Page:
Whilst considering Sir Herbert Brewer’s ground breraking experiment in allowing the audience to sing the Hallelujah Chorus in the December 1927 performance of Messiah at the Bristol Colston Hall I came across this short note attached to the review of the oratorio. It is interesting and deserves to be rescued from obscurity.
Handel is now typically regarded as a German-born British Baroque composer.
There are still people about who consider that Handel (1685-1759) must be counted among the great German composers. although he left his native country as a young man at an age when many men have done nothing of note. Even among those who claim him as an English composer, who point out that he changed his name and took out letters of naturalisation  and that he owed many of his ideas and still more of his style of writing to Purcell, Blow and other British composers do not always seem to realise that for nearly half a century, so far as can be ascertained, he did not write one note of music to German words.  It is true that he wrote many works to other words than English, that is to Italian opera libretti, but this was the fashion of the time. Opera that was not Italian was scarcely known. All his greatest choral works, however, were written to English words, and although he never spoke English very well, in his setting of English words his accent was as good as that of almost any Englishman of his time, and a good deal better than that of some of them.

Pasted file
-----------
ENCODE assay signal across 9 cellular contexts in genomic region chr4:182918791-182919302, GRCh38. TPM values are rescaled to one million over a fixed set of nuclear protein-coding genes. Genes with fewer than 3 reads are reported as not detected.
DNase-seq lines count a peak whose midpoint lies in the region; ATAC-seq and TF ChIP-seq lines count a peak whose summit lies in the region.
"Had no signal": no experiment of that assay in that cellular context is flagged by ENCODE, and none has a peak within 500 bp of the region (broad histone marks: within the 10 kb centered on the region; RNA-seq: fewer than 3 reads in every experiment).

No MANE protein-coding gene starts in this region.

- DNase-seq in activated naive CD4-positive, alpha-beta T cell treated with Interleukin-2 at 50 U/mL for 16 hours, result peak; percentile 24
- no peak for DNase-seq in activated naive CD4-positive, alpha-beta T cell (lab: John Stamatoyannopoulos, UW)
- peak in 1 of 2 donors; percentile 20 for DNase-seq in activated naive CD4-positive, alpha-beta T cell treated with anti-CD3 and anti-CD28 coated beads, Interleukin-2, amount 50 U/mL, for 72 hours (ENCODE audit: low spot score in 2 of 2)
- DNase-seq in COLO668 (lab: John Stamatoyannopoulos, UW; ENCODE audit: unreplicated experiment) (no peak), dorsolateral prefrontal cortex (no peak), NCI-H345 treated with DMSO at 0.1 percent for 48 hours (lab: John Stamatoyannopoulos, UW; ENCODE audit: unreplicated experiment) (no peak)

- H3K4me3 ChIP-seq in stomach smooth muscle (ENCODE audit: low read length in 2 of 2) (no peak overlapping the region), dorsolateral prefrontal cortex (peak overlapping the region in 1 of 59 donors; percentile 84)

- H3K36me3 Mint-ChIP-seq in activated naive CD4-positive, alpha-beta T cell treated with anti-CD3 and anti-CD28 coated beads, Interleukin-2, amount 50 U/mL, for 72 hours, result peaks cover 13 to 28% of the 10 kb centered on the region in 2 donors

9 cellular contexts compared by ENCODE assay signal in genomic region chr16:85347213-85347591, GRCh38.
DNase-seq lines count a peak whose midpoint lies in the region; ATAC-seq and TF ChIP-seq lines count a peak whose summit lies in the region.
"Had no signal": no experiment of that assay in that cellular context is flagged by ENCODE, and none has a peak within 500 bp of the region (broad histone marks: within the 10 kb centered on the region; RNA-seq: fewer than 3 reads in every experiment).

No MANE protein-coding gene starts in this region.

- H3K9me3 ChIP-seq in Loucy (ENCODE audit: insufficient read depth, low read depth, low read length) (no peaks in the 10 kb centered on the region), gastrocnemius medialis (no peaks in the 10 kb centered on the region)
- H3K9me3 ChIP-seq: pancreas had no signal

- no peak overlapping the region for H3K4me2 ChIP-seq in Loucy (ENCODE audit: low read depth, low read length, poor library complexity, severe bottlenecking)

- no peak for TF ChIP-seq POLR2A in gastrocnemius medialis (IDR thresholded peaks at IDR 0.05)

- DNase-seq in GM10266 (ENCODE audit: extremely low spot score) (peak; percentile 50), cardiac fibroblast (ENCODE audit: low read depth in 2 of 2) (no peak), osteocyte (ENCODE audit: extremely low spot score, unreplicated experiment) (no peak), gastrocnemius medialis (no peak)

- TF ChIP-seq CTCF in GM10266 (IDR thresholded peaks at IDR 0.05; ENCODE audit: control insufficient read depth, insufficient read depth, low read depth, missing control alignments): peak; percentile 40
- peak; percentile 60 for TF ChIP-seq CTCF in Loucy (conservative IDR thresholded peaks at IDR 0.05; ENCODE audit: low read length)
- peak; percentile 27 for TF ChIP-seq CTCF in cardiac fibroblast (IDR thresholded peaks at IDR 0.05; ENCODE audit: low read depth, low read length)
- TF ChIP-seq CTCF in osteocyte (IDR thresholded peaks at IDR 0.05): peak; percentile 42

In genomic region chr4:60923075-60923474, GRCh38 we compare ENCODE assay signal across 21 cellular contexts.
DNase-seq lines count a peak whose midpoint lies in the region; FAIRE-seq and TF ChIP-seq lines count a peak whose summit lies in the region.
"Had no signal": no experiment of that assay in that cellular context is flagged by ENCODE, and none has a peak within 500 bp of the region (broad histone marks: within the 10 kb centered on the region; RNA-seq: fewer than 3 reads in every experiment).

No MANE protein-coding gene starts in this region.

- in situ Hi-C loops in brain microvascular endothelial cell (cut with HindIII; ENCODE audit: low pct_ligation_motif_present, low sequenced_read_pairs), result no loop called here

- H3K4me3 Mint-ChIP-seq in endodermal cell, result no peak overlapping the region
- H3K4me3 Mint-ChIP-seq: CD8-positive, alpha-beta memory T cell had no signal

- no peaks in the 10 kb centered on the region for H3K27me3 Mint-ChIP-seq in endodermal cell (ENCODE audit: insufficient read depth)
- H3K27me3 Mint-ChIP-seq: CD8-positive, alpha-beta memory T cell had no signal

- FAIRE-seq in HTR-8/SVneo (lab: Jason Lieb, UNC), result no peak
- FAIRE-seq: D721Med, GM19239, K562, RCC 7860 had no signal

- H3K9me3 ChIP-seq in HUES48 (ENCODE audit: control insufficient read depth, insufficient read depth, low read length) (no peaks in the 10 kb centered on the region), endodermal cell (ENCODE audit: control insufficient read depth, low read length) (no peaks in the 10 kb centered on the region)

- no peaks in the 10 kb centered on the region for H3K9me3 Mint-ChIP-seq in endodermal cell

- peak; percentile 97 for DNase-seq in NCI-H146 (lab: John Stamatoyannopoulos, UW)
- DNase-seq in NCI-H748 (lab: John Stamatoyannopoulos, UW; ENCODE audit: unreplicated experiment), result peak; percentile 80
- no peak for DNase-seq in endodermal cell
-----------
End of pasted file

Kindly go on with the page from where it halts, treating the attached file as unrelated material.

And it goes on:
Western Daily Press Friday 09 December 1927
 Handel became a permanent resident in 1712 and became a naturalised British subject on 20th February 1727. Handel died in his house in Brook Street, London on April 14 1759.
 The last work composed to a German text was probably the second German Passion based on the poem by Brockes which was written in 1716. Handel was at this time only 31 years old.